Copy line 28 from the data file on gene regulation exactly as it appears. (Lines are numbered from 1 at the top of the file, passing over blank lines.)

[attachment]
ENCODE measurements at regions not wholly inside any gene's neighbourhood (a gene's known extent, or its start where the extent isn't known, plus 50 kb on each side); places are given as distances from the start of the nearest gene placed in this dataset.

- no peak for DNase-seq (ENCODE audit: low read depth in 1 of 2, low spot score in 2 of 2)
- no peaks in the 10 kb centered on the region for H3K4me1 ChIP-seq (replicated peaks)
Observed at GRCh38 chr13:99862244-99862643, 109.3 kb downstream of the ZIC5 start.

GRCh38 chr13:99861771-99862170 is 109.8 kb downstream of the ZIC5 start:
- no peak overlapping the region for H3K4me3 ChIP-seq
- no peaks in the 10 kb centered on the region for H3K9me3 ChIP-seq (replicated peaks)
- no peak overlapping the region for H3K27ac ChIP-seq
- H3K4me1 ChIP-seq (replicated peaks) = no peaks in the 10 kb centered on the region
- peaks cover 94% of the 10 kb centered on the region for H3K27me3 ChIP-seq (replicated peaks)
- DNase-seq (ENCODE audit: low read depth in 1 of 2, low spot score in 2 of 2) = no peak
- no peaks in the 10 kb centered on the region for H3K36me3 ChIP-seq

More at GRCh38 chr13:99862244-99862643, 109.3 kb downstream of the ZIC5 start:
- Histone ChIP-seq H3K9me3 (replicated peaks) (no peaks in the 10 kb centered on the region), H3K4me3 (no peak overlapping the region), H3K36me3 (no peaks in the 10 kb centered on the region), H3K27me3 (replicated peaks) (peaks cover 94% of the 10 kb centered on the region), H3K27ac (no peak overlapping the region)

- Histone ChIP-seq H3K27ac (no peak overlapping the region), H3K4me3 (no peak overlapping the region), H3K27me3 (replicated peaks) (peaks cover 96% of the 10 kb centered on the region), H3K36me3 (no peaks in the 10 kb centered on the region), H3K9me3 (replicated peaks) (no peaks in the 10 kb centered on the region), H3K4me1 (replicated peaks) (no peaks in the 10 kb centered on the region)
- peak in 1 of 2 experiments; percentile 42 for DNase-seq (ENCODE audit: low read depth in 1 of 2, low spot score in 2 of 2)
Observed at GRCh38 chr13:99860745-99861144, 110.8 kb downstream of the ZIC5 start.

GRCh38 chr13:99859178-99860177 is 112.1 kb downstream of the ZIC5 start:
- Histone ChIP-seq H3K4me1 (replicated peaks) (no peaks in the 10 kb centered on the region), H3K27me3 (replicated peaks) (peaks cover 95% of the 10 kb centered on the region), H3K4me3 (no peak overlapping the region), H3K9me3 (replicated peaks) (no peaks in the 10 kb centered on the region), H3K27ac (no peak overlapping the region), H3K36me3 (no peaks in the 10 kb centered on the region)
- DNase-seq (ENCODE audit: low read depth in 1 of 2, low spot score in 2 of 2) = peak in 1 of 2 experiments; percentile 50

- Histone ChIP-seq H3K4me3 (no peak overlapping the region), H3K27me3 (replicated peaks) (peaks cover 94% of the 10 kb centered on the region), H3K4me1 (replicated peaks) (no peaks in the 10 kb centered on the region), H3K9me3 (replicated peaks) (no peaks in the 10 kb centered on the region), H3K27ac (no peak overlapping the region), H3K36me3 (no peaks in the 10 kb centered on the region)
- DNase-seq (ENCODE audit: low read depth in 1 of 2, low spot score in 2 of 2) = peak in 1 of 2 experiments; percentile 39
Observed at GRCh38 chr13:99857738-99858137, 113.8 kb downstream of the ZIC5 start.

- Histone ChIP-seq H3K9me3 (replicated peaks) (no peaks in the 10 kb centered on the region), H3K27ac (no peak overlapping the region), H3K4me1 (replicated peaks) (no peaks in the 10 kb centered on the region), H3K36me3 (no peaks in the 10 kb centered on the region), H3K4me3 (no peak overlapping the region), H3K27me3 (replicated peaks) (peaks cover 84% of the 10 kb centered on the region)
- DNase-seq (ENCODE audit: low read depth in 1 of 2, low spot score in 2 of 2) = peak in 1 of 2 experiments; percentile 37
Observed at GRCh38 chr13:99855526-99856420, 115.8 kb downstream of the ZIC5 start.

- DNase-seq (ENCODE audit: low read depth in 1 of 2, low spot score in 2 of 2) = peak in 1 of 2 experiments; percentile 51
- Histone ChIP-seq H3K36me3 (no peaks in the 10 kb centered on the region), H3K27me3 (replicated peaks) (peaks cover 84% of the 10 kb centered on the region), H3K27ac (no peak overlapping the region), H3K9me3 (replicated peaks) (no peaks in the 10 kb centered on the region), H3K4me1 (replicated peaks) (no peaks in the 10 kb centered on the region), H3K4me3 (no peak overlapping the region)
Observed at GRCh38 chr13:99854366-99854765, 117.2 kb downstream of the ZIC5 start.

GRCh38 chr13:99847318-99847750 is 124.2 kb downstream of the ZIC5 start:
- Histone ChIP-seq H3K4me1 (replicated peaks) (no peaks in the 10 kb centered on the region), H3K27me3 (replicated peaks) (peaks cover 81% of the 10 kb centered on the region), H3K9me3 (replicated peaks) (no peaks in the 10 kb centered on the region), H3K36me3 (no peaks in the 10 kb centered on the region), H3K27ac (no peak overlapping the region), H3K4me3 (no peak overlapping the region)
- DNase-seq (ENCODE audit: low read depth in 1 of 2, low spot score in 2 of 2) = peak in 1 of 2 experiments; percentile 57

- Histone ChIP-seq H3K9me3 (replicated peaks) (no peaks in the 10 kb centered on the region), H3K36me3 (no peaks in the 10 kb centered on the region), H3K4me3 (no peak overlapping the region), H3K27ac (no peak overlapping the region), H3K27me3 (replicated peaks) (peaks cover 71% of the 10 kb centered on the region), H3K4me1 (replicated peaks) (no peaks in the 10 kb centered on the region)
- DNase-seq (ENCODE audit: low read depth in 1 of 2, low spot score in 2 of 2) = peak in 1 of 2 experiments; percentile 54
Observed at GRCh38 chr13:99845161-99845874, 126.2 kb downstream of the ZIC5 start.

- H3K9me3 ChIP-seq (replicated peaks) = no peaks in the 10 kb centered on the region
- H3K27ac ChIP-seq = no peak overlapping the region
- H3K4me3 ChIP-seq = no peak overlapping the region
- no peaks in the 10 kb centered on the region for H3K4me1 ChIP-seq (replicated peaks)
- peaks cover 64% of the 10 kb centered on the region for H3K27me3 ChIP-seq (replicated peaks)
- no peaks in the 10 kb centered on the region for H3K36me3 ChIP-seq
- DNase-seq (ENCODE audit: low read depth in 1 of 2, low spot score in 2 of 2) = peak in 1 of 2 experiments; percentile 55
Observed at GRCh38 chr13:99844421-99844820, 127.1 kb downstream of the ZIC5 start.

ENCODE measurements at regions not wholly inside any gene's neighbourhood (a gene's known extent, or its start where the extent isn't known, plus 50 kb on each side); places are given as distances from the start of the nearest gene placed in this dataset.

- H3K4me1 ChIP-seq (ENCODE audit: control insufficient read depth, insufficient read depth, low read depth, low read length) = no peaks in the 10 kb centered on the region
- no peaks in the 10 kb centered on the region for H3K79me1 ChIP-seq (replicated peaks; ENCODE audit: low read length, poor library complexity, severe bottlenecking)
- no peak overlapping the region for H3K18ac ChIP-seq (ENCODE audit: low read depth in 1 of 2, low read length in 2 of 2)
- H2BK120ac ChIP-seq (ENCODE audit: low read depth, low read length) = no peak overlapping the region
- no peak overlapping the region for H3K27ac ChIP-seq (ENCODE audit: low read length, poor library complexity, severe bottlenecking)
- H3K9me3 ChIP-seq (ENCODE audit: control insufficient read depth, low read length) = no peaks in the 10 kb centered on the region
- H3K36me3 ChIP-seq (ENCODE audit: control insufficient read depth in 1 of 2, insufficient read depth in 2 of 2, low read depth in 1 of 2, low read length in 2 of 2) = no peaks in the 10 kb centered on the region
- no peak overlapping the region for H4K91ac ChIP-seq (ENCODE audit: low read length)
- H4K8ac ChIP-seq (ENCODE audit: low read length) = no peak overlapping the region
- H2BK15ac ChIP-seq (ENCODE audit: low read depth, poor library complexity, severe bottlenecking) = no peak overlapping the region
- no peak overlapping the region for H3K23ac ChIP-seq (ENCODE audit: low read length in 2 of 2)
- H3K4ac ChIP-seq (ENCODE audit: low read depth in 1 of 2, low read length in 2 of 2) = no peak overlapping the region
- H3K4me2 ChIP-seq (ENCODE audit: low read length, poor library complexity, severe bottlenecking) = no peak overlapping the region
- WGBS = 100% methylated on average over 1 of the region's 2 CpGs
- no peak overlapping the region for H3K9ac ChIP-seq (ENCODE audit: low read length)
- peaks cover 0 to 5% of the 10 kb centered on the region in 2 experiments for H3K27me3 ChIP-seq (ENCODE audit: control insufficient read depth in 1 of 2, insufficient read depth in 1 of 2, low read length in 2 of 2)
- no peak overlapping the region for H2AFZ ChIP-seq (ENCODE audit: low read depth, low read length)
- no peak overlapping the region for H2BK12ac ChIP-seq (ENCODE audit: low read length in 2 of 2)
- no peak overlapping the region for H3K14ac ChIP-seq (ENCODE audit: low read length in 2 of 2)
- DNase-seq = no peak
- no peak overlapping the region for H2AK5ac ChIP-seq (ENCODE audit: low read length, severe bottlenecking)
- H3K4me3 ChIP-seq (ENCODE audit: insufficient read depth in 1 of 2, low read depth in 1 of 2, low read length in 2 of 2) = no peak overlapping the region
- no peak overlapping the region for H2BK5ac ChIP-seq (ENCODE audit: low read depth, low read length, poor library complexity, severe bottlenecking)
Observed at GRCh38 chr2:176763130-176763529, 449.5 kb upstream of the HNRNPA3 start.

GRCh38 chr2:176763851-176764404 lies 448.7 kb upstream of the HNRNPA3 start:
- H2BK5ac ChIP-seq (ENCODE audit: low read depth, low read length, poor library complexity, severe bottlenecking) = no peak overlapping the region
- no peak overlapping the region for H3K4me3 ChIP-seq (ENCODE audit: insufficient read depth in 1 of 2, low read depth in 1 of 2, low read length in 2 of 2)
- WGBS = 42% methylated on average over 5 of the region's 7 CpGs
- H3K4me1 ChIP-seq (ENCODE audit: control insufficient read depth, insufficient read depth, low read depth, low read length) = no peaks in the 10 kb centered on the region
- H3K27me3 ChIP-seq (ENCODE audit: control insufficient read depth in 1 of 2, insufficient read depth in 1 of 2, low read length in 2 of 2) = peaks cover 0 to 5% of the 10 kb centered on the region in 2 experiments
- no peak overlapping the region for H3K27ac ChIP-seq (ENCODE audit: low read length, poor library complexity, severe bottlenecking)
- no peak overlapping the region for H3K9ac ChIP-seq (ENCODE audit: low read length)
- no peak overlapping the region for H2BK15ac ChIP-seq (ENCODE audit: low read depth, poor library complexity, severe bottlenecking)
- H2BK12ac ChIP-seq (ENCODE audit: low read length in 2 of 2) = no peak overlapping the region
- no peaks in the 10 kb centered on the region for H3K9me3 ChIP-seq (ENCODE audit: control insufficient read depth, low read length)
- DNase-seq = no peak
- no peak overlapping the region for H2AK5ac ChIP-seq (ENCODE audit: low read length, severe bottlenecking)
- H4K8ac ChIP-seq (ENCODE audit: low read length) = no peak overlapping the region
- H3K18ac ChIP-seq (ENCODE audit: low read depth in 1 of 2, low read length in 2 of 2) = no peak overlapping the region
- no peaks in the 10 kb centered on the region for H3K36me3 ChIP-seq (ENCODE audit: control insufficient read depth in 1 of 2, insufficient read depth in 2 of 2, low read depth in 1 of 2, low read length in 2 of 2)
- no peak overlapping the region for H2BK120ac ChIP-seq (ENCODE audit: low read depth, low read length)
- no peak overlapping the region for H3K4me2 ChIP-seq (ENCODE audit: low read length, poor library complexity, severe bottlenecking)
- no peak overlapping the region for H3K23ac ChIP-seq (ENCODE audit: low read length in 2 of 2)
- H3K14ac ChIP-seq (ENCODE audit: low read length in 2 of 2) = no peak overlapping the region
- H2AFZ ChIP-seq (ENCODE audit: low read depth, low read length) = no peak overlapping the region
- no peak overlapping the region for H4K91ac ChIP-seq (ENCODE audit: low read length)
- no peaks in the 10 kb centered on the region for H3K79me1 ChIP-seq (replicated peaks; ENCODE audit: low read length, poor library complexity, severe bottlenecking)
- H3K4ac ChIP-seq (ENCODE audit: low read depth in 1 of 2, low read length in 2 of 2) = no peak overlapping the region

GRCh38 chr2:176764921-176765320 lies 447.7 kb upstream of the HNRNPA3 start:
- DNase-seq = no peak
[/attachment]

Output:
- Histone ChIP-seq H3K36me3 (no peaks in the 10 kb centered on the region), H3K27me3 (replicated peaks) (peaks cover 84% of the 10 kb centered on the region), H3K27ac (no peak overlapping the region), H3K9me3 (replicated peaks) (no peaks in the 10 kb centered on the region), H3K4me1 (replicated peaks) (no peaks in the 10 kb centered on the region), H3K4me3 (no peak overlapping the region)